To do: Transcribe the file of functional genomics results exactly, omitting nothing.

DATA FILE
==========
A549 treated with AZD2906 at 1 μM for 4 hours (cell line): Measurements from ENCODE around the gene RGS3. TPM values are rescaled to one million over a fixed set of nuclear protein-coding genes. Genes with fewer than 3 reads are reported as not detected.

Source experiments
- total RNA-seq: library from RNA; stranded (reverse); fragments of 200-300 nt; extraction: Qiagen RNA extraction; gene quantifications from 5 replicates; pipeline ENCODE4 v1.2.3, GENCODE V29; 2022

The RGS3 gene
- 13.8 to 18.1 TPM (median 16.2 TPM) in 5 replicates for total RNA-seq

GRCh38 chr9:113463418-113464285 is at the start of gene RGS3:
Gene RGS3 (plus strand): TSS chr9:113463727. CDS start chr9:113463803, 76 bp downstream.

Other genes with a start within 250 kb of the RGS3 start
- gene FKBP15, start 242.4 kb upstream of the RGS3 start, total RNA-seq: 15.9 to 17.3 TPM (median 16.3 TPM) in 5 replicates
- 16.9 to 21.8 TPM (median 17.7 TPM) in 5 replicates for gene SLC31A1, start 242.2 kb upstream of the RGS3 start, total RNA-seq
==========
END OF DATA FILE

A549 treated with AZD2906 at 1 μM for 4 hours (cell line): Measurements from ENCODE around the gene RGS3. TPM values are rescaled to one million over a fixed set of nuclear protein-coding genes. Genes with fewer than 3 reads are reported as not detected.

Source experiments
- total RNA-seq: library from RNA; stranded (reverse); fragments of 200-300 nt; extraction: Qiagen RNA extraction; gene quantifications from 5 replicates; pipeline ENCODE4 v1.2.3, GENCODE V29; 2022

The RGS3 gene
- 13.8 to 18.1 TPM (median 16.2 TPM) in 5 replicates for total RNA-seq

GRCh38 chr9:113463418-113464285 is at the start of gene RGS3:
Gene RGS3 (plus strand): TSS chr9:113463727. CDS start chr9:113463803, 76 bp downstream.

Other genes with a start within 250 kb of the RGS3 start
- gene FKBP15, start 242.4 kb upstream of the RGS3 start, total RNA-seq: 15.9 to 17.3 TPM (median 16.3 TPM) in 5 replicates
- 16.9 to 21.8 TPM (median 17.7 TPM) in 5 replicates for gene SLC31A1, start 242.2 kb upstream of the RGS3 start, total RNA-seq